Mines and minerals: The law is changing

Mines and minerals: The law is changing


Author: Bill Howard

Developers may start to come across sites where the mines and minerals are not only excluded but registered under a separate title to another owner.

If a title to a property contains a reservation of mines and minerals, a search of the index map should be carried out to find out if the mines and minerals have been carved out into another title.


Property owners across the country have received a B25 notice from the Land Registry notifying them that another party has applied to register the mines and minerals under their property.

Ownership of mines and minerals separate from the surface land may come about in a variety of ways, many of them under ancient law. Rights to mines and minerals often derive from rights held by the lord of the manor or manorial rights - former copyhold land. The law is changing in relation to how manorial rights should be protected in relation to land.

At present, a buyer of a property subject to manorial rights will be bound by them even though they are not mentioned on the title register at the Land Registry. From 13 October 2013 a buyer will only be bound by them if they are noted on the title register.

As a consequence, those with a manorial right to mines and minerals have to decide how to protect them. In some cases they are able to prove ownership of the mines and minerals and apply for their own title to them rather than just note them on the surface title.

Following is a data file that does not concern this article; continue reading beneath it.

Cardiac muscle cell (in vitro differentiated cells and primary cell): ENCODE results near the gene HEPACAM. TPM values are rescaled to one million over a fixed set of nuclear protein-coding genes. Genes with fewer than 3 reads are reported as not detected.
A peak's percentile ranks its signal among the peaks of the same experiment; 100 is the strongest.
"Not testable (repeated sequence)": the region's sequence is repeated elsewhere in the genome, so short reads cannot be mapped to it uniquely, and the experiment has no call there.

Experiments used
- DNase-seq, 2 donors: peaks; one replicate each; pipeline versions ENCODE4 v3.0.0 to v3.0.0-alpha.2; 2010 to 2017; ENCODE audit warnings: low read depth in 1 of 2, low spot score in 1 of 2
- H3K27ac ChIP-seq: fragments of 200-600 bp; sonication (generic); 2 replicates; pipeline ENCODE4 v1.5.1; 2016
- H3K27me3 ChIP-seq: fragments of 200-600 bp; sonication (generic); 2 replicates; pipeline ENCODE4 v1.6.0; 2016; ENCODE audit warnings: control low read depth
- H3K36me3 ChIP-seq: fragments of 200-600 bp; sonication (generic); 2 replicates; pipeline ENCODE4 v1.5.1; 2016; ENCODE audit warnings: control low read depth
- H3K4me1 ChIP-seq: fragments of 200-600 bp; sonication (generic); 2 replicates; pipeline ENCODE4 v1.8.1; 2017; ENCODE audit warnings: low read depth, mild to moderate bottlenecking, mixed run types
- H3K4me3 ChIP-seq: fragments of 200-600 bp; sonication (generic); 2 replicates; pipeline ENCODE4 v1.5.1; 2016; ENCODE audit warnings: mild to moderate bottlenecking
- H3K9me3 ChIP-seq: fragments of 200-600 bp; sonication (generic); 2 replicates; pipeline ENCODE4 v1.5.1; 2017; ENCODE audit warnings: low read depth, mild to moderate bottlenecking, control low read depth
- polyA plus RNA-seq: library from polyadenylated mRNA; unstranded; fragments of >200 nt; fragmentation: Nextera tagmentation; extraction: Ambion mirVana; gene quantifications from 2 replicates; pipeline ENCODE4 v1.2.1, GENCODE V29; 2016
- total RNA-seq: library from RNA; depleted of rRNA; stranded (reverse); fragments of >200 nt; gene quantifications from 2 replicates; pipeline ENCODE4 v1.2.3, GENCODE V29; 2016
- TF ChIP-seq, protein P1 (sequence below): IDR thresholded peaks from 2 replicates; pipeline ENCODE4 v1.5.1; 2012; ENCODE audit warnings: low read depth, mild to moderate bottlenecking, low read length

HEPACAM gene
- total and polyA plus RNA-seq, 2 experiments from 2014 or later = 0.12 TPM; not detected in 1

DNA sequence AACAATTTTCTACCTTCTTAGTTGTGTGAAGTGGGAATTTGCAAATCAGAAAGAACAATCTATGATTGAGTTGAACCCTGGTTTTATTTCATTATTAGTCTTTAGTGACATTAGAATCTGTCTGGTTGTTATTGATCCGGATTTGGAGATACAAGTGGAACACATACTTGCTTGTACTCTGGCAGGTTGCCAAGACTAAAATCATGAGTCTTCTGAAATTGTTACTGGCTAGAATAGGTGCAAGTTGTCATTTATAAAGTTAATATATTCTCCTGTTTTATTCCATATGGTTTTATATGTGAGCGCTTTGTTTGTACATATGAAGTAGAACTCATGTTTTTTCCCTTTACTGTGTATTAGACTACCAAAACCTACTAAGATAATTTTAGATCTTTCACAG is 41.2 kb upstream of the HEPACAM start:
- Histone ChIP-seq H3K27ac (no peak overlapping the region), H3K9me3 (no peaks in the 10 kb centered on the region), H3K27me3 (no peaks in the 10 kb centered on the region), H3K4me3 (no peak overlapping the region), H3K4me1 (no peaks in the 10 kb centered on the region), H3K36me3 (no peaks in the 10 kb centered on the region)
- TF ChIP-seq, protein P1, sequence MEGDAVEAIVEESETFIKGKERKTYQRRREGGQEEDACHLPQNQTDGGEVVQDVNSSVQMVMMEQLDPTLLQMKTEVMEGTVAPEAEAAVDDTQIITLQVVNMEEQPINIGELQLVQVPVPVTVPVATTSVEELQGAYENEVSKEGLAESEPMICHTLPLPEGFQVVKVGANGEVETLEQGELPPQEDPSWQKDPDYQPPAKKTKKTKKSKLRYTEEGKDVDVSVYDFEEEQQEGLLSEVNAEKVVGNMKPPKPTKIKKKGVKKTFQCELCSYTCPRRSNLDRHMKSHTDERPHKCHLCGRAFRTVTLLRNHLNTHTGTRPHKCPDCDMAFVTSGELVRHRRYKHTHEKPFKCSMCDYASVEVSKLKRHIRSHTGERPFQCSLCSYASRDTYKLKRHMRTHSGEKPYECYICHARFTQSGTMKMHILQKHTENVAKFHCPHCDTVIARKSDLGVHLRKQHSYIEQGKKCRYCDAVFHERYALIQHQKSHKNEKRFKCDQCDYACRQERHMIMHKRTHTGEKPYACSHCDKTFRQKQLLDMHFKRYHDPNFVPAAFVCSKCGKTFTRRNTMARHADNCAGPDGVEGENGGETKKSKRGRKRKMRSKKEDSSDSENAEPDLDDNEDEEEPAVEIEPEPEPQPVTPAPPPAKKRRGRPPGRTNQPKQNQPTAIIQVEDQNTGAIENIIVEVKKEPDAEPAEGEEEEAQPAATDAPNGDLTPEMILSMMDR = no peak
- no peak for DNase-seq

In the case of proof of ownership, the application is notified in a B25 notice. The Land Registry says that there is no time limit on an application for first registration of mines and minerals. We are aware of applications by the Church Commissioners for England and by the Duchy of Lancaster.

At present B25 notices are most likely to be sent in relation to land that used to be copyhold. This is land that used to form part of a manor and when it was converted to freehold, rights were kept for the lord of the manor including mines and minerals. Some titles to former copyhold land have an entry to make that clear but many do not.

Should a developer be concerned if the mines and minerals are removed from the title?

The title to many properties in England and Wales states that mines and minerals are not included. A view is generally taken about the likelihood of them being mined.

Another risk to consider is a claim by a mineral owner of trespass for interference with the minerals through excavations for foundations. A preliminary question is whether what might be in the ground is actually a mineral at all. In most cases it is not possible to find out who owns the mines and minerals and some developers take out insurance against the risk.

The risk of a claim for trespass may be greater if it is found that the mines and minerals have recently been excluded from the title or noted on the title by the minerals owner. The exclusion may specify that the mines and minerals are at a certain depth so this may not be an issue.